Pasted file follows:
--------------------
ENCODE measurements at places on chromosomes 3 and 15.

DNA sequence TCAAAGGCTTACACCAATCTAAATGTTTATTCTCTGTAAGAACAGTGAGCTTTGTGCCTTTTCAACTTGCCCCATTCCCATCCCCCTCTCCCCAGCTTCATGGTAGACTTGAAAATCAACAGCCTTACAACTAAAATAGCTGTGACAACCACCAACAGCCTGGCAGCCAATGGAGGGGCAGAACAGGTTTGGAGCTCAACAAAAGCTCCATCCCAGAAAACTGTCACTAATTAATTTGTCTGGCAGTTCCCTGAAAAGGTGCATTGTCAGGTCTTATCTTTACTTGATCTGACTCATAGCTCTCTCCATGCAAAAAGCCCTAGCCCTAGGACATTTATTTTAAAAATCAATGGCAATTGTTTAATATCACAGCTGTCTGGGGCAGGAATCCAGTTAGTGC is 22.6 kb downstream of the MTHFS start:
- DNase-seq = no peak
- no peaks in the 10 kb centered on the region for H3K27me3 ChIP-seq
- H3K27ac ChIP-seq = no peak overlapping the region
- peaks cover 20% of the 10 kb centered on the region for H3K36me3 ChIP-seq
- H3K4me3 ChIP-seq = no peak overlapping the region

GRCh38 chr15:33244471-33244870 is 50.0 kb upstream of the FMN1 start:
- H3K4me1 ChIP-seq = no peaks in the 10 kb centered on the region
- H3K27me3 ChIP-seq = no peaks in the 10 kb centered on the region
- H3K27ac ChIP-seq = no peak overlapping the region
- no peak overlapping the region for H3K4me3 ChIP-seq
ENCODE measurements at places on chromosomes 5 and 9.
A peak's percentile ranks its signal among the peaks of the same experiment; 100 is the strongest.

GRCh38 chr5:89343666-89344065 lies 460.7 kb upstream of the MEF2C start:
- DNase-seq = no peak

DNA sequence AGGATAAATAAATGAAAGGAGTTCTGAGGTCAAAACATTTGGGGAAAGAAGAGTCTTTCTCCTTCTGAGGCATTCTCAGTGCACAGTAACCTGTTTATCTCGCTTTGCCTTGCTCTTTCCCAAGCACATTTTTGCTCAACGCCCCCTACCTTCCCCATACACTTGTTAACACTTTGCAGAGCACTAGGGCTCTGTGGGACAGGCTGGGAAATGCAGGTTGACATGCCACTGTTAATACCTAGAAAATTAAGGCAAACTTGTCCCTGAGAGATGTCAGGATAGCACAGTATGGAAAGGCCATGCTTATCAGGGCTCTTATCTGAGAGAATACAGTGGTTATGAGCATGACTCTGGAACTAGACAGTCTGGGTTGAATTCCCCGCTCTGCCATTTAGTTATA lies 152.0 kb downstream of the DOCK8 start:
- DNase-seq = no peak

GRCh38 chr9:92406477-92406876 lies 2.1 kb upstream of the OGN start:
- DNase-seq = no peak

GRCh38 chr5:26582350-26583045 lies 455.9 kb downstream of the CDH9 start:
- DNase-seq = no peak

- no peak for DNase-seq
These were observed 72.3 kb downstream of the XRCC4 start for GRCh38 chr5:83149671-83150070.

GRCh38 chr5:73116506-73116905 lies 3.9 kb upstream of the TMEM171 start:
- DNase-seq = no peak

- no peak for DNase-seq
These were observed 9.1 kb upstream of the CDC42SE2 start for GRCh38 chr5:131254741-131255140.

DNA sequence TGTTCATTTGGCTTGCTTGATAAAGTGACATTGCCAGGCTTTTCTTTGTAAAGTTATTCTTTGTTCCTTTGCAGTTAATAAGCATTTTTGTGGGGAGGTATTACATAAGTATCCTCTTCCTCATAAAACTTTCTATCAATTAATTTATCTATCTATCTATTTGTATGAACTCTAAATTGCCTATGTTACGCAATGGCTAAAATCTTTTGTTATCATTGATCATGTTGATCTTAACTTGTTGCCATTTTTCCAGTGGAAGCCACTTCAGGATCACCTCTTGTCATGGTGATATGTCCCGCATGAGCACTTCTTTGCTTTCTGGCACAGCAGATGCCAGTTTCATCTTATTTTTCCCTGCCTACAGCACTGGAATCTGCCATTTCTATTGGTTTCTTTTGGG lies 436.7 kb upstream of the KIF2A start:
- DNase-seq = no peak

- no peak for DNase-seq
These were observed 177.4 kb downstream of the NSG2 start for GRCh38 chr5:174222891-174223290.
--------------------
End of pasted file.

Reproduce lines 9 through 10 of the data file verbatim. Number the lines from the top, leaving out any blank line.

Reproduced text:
- H3K4me1 ChIP-seq = no peaks in the 10 kb centered on the region
- H3K27me3 ChIP-seq = no peaks in the 10 kb centered on the region